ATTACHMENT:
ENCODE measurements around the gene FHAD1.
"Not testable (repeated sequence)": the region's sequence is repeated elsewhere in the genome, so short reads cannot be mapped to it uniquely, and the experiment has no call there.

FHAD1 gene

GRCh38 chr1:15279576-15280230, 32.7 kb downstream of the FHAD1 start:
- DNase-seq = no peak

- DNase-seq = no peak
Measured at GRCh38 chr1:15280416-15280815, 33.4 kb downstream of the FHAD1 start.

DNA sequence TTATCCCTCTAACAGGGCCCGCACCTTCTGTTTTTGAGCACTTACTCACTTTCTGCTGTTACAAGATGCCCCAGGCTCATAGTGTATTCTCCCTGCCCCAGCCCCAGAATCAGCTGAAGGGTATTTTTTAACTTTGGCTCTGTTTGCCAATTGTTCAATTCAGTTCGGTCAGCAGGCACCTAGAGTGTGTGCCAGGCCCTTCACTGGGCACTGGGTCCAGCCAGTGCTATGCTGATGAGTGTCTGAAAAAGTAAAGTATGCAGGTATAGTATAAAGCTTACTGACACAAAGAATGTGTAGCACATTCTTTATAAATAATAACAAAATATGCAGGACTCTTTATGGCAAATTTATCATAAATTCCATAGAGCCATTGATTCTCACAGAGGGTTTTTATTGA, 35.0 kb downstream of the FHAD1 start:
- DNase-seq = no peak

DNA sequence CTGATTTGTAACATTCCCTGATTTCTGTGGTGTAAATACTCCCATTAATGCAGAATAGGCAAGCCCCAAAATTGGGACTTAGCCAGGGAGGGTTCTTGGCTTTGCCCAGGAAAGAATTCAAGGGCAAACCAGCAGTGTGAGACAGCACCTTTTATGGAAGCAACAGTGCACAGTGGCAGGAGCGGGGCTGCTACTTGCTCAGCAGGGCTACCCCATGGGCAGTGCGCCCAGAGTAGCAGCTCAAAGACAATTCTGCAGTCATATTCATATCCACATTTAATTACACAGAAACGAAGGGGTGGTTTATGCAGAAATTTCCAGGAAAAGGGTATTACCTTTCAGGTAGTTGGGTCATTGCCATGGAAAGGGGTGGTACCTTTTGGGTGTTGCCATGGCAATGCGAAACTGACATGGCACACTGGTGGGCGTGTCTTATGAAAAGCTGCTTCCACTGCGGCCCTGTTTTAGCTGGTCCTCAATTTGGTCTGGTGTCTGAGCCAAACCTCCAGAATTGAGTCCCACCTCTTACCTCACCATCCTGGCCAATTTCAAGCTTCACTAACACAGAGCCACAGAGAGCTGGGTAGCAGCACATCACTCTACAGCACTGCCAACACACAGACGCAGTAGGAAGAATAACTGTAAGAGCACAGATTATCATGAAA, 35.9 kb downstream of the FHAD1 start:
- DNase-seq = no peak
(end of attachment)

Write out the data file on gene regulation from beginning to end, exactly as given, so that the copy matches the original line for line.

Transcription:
ENCODE measurements around the gene FHAD1.
"Not testable (repeated sequence)": the region's sequence is repeated elsewhere in the genome, so short reads cannot be mapped to it uniquely, and the experiment has no call there.

FHAD1 gene

GRCh38 chr1:15279576-15280230, 32.7 kb downstream of the FHAD1 start:
- DNase-seq = no peak

- DNase-seq = no peak
Measured at GRCh38 chr1:15280416-15280815, 33.4 kb downstream of the FHAD1 start.

DNA sequence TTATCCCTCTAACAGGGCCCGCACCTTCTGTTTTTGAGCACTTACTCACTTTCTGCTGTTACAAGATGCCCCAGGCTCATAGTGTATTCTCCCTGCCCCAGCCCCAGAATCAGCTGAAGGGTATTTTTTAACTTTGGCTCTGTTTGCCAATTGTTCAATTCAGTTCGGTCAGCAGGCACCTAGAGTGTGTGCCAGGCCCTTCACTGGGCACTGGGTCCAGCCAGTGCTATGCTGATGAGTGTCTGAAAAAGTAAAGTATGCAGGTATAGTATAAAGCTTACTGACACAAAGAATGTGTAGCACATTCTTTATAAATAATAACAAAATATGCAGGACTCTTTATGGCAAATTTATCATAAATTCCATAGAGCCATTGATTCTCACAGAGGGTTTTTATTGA, 35.0 kb downstream of the FHAD1 start:
- DNase-seq = no peak

DNA sequence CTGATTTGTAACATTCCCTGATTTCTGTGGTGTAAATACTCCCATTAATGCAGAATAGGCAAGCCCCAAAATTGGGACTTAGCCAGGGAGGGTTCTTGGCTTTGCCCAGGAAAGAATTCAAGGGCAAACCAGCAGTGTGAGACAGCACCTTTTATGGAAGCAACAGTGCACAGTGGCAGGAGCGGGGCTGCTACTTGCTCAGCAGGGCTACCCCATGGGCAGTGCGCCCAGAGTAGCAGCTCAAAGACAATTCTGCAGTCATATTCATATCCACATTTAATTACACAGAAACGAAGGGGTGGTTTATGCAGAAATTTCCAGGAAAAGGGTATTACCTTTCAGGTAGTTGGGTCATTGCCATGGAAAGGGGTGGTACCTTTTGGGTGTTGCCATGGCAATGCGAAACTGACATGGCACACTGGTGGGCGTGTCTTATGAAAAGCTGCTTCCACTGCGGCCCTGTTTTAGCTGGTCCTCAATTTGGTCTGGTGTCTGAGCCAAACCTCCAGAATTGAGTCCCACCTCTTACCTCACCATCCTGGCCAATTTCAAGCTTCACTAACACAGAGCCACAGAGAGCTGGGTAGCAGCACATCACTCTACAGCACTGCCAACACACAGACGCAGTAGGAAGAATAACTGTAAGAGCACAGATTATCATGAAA, 35.9 kb downstream of the FHAD1 start:
- DNase-seq = no peak